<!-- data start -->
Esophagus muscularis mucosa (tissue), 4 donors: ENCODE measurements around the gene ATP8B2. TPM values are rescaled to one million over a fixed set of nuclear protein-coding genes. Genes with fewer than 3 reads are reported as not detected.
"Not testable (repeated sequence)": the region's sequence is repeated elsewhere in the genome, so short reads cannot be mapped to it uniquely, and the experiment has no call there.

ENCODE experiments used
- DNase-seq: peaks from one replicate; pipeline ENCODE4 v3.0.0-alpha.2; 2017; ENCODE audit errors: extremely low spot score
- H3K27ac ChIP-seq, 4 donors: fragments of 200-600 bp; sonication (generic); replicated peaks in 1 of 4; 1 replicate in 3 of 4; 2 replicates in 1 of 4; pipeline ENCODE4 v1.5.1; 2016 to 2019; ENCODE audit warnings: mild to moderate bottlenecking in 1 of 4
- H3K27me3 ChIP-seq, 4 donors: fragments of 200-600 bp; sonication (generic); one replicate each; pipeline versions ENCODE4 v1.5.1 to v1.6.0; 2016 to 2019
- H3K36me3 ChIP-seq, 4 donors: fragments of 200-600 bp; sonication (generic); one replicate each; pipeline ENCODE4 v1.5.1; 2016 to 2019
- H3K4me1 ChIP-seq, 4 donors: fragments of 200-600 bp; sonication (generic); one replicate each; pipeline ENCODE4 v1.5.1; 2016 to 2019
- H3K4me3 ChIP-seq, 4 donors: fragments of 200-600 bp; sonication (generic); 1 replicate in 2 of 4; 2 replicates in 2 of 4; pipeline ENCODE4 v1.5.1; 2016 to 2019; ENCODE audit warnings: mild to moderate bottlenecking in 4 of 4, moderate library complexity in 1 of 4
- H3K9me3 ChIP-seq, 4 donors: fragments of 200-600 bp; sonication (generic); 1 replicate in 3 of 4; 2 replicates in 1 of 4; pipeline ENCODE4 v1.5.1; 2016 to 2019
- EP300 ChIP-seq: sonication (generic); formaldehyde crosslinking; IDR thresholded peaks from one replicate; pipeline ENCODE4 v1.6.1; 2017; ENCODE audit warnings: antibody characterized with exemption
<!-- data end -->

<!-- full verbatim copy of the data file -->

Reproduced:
Esophagus muscularis mucosa (tissue), 4 donors: ENCODE measurements around the gene ATP8B2. TPM values are rescaled to one million over a fixed set of nuclear protein-coding genes. Genes with fewer than 3 reads are reported as not detected.
"Not testable (repeated sequence)": the region's sequence is repeated elsewhere in the genome, so short reads cannot be mapped to it uniquely, and the experiment has no call there.

ENCODE experiments used
- DNase-seq: peaks from one replicate; pipeline ENCODE4 v3.0.0-alpha.2; 2017; ENCODE audit errors: extremely low spot score
- H3K27ac ChIP-seq, 4 donors: fragments of 200-600 bp; sonication (generic); replicated peaks in 1 of 4; 1 replicate in 3 of 4; 2 replicates in 1 of 4; pipeline ENCODE4 v1.5.1; 2016 to 2019; ENCODE audit warnings: mild to moderate bottlenecking in 1 of 4
- H3K27me3 ChIP-seq, 4 donors: fragments of 200-600 bp; sonication (generic); one replicate each; pipeline versions ENCODE4 v1.5.1 to v1.6.0; 2016 to 2019
- H3K36me3 ChIP-seq, 4 donors: fragments of 200-600 bp; sonication (generic); one replicate each; pipeline ENCODE4 v1.5.1; 2016 to 2019
- H3K4me1 ChIP-seq, 4 donors: fragments of 200-600 bp; sonication (generic); one replicate each; pipeline ENCODE4 v1.5.1; 2016 to 2019
- H3K4me3 ChIP-seq, 4 donors: fragments of 200-600 bp; sonication (generic); 1 replicate in 2 of 4; 2 replicates in 2 of 4; pipeline ENCODE4 v1.5.1; 2016 to 2019; ENCODE audit warnings: mild to moderate bottlenecking in 4 of 4, moderate library complexity in 1 of 4
- H3K9me3 ChIP-seq, 4 donors: fragments of 200-600 bp; sonication (generic); 1 replicate in 3 of 4; 2 replicates in 1 of 4; pipeline ENCODE4 v1.5.1; 2016 to 2019
- EP300 ChIP-seq: sonication (generic); formaldehyde crosslinking; IDR thresholded peaks from one replicate; pipeline ENCODE4 v1.6.1; 2017; ENCODE audit warnings: antibody characterized with exemption